I learned 2 key things:

1.  I have a very high tolerance to pain. If you’re like me, this can get you into trouble. People like us need others to give us a push. In my case, one of my doctors said, “RHONDA…………WHAT THE F#CK ARE YOU DOING??? GO TO THE EMERGENCY ROOM…………NOW!” My husband now knows that he has to be this “pusher”.

2. The day that I went to the ER, I also went to the supermarket, convincing myself that I was ok. And yet in the back of my mind, I kept thinking “something is not right” because I NEVER felt this way before in my life. So if something feels REALLY strange………..get it checked!

The four-letter expression, “Better safe than sorry”, is now my new mantra!

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Can you believe that next week is Thanksgiving?  It will kick off the season of eating turkey, going to holiday parties, having family gatherings,  and gaining weight. After we’ve stuffed ourselves silly, January will roll around and we’ll say THAT’S IT………I’M GOING TO START EXERCISING.

While I could write pages of advice on how to get through this holiday season without doing horrible damage, I will keep this short and simple: KEEP EXERCISING. Or, if you were thinking about starting in January, START NOW.

Exercise will help prevent weight gain and make you more cognizant of what’s going on around you. It will do damage control. I actually had a new client, who did this last year , and it worked. She slowly started an exercise program in November and by the time January rolled around, she was ready to kick it up a notch. And once she did, she lost weight and felt great. Looking back, she thought that the “jump start” that she gave herself in November was extremely valuable.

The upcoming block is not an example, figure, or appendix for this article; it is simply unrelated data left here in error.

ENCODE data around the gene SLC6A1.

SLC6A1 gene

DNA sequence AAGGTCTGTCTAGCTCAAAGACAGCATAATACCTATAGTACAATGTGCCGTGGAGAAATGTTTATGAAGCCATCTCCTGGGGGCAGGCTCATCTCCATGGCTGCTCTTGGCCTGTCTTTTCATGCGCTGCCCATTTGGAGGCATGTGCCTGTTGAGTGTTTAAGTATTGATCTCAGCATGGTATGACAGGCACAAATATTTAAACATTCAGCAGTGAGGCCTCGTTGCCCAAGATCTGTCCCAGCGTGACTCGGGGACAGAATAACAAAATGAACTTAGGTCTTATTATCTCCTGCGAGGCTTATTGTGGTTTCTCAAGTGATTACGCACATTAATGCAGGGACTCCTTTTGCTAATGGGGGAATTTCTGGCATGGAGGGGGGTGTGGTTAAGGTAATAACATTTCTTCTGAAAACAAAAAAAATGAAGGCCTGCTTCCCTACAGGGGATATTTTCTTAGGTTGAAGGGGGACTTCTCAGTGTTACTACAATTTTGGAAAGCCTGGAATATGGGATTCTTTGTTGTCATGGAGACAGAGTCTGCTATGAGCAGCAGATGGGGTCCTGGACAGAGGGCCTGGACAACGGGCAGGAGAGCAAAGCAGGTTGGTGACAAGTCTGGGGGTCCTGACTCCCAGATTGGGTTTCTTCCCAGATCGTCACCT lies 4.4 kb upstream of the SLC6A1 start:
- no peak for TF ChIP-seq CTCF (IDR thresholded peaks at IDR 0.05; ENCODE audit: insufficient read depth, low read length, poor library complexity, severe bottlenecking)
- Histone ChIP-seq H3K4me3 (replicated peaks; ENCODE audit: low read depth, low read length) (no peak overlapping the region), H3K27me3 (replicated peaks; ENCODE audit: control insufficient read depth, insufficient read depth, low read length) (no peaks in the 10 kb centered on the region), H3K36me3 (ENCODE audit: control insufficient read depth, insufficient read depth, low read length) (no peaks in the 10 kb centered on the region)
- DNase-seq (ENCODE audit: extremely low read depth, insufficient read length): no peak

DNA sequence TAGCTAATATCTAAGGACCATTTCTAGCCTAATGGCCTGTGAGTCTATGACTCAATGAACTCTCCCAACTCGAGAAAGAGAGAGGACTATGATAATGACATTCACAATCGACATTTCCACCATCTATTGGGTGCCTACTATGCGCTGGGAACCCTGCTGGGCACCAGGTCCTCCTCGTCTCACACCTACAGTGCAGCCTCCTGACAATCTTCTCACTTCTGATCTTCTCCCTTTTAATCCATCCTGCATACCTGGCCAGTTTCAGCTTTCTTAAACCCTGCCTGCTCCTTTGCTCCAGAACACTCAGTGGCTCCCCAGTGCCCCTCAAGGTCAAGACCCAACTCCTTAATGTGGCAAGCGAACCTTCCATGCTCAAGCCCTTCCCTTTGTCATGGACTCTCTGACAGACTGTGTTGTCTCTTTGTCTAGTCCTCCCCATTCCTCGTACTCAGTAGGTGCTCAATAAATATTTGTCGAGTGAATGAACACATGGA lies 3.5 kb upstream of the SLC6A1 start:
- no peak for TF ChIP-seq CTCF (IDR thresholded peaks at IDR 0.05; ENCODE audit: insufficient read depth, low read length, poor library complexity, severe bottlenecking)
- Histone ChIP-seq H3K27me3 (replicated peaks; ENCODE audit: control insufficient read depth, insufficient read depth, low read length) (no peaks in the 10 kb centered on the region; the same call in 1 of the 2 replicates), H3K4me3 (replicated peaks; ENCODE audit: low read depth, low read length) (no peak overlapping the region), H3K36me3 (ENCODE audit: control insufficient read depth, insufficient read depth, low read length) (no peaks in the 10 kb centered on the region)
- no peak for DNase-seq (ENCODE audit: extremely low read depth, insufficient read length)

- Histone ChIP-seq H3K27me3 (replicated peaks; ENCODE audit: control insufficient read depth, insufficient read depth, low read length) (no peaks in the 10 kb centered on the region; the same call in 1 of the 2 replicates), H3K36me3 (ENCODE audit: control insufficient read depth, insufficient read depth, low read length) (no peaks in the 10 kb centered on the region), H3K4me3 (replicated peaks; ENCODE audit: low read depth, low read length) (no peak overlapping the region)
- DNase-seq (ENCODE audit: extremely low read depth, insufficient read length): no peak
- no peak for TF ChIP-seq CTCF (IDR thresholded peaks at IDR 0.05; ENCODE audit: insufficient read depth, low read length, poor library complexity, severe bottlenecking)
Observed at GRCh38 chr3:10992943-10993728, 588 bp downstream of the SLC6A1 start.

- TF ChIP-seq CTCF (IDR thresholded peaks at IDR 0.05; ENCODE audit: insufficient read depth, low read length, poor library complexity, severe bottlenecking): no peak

So don’t put exercising off for another 2 months. Start now. The payoff will be worth it!

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There seems to be a lot of controversy over the information that currently exists on food labels. My feeling is that if you’re going to put information on a label, the information should immediately make sense to us. This is NOT the case. While I see MANY problems with food labels, I will spare you and focus on two issues that really bug me.

SERVING SIZE: The other day I saw a small bag of caramel popcorn. A serving size was 28 grams and had 130 calories. While many of us understand 130 calories, what the hell does 28 grams of popcorn translate into? One cup? ½ cup? WHAT? This small package, that most of us would consider to be a single serving, actually had FOUR AND ONE HALF servings. This means that this little bag had 585 calories. Clearly, there are two main problems here: